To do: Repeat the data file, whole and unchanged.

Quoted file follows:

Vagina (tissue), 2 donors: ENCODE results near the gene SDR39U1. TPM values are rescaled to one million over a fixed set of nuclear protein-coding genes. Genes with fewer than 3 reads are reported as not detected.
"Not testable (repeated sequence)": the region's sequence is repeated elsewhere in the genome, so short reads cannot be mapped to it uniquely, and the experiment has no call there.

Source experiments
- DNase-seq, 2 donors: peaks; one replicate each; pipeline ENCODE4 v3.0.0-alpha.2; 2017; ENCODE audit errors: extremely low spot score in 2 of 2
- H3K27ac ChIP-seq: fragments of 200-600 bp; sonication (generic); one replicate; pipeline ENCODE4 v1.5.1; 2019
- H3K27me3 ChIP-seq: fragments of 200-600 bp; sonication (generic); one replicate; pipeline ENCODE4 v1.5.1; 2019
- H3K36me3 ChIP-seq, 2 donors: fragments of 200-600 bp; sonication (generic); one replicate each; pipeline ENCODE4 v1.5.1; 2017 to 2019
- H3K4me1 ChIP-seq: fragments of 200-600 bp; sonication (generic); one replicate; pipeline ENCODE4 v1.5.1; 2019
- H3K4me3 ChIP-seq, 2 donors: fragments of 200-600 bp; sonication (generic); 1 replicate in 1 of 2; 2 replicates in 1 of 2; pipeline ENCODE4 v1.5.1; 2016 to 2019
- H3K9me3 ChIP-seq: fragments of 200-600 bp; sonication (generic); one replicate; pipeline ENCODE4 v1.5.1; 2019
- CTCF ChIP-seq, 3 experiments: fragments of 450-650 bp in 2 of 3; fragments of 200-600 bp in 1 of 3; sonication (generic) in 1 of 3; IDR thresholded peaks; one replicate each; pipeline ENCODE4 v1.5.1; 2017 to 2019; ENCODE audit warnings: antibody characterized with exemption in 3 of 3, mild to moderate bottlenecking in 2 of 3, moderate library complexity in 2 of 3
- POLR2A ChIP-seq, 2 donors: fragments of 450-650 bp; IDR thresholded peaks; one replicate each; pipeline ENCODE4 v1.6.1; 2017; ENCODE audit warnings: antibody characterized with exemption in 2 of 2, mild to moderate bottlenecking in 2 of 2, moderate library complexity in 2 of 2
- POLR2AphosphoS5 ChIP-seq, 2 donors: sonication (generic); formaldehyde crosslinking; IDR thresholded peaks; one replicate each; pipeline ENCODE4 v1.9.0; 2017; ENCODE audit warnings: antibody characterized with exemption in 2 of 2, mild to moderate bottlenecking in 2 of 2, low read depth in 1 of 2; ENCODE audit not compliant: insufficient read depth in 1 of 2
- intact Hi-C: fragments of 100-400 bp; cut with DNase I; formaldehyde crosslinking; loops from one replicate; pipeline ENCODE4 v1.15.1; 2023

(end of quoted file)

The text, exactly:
Vagina (tissue), 2 donors: ENCODE results near the gene SDR39U1. TPM values are rescaled to one million over a fixed set of nuclear protein-coding genes. Genes with fewer than 3 reads are reported as not detected.
"Not testable (repeated sequence)": the region's sequence is repeated elsewhere in the genome, so short reads cannot be mapped to it uniquely, and the experiment has no call there.

Source experiments
- DNase-seq, 2 donors: peaks; one replicate each; pipeline ENCODE4 v3.0.0-alpha.2; 2017; ENCODE audit errors: extremely low spot score in 2 of 2
- H3K27ac ChIP-seq: fragments of 200-600 bp; sonication (generic); one replicate; pipeline ENCODE4 v1.5.1; 2019
- H3K27me3 ChIP-seq: fragments of 200-600 bp; sonication (generic); one replicate; pipeline ENCODE4 v1.5.1; 2019
- H3K36me3 ChIP-seq, 2 donors: fragments of 200-600 bp; sonication (generic); one replicate each; pipeline ENCODE4 v1.5.1; 2017 to 2019
- H3K4me1 ChIP-seq: fragments of 200-600 bp; sonication (generic); one replicate; pipeline ENCODE4 v1.5.1; 2019
- H3K4me3 ChIP-seq, 2 donors: fragments of 200-600 bp; sonication (generic); 1 replicate in 1 of 2; 2 replicates in 1 of 2; pipeline ENCODE4 v1.5.1; 2016 to 2019
- H3K9me3 ChIP-seq: fragments of 200-600 bp; sonication (generic); one replicate; pipeline ENCODE4 v1.5.1; 2019
- CTCF ChIP-seq, 3 experiments: fragments of 450-650 bp in 2 of 3; fragments of 200-600 bp in 1 of 3; sonication (generic) in 1 of 3; IDR thresholded peaks; one replicate each; pipeline ENCODE4 v1.5.1; 2017 to 2019; ENCODE audit warnings: antibody characterized with exemption in 3 of 3, mild to moderate bottlenecking in 2 of 3, moderate library complexity in 2 of 3
- POLR2A ChIP-seq, 2 donors: fragments of 450-650 bp; IDR thresholded peaks; one replicate each; pipeline ENCODE4 v1.6.1; 2017; ENCODE audit warnings: antibody characterized with exemption in 2 of 2, mild to moderate bottlenecking in 2 of 2, moderate library complexity in 2 of 2
- POLR2AphosphoS5 ChIP-seq, 2 donors: sonication (generic); formaldehyde crosslinking; IDR thresholded peaks; one replicate each; pipeline ENCODE4 v1.9.0; 2017; ENCODE audit warnings: antibody characterized with exemption in 2 of 2, mild to moderate bottlenecking in 2 of 2, low read depth in 1 of 2; ENCODE audit not compliant: insufficient read depth in 1 of 2
- intact Hi-C: fragments of 100-400 bp; cut with DNase I; formaldehyde crosslinking; loops from one replicate; pipeline ENCODE4 v1.15.1; 2023